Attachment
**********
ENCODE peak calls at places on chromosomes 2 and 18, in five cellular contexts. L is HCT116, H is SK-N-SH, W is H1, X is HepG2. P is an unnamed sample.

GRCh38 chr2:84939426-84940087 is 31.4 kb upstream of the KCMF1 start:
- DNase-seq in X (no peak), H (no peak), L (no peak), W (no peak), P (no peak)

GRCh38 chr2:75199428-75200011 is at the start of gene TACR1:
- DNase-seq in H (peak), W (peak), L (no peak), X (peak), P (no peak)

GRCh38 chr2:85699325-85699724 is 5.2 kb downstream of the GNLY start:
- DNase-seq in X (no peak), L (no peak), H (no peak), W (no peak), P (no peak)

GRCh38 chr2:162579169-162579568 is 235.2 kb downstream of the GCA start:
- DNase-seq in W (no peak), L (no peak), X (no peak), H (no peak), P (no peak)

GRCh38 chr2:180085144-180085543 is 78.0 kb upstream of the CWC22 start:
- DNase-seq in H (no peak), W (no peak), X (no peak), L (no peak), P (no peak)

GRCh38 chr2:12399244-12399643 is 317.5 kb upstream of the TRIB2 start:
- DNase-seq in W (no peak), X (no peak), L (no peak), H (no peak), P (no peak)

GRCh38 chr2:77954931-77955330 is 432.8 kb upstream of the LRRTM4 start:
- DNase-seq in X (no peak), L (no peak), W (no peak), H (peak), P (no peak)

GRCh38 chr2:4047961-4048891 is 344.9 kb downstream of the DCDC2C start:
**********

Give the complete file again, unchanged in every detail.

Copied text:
ENCODE peak calls at places on chromosomes 2 and 18, in five cellular contexts. L is HCT116, H is SK-N-SH, W is H1, X is HepG2. P is an unnamed sample.

GRCh38 chr2:84939426-84940087 is 31.4 kb upstream of the KCMF1 start:
- DNase-seq in X (no peak), H (no peak), L (no peak), W (no peak), P (no peak)

GRCh38 chr2:75199428-75200011 is at the start of gene TACR1:
- DNase-seq in H (peak), W (peak), L (no peak), X (peak), P (no peak)

GRCh38 chr2:85699325-85699724 is 5.2 kb downstream of the GNLY start:
- DNase-seq in X (no peak), L (no peak), H (no peak), W (no peak), P (no peak)

GRCh38 chr2:162579169-162579568 is 235.2 kb downstream of the GCA start:
- DNase-seq in W (no peak), L (no peak), X (no peak), H (no peak), P (no peak)

GRCh38 chr2:180085144-180085543 is 78.0 kb upstream of the CWC22 start:
- DNase-seq in H (no peak), W (no peak), X (no peak), L (no peak), P (no peak)

GRCh38 chr2:12399244-12399643 is 317.5 kb upstream of the TRIB2 start:
- DNase-seq in W (no peak), X (no peak), L (no peak), H (no peak), P (no peak)

GRCh38 chr2:77954931-77955330 is 432.8 kb upstream of the LRRTM4 start:
- DNase-seq in X (no peak), L (no peak), W (no peak), H (peak), P (no peak)

GRCh38 chr2:4047961-4048891 is 344.9 kb downstream of the DCDC2C start: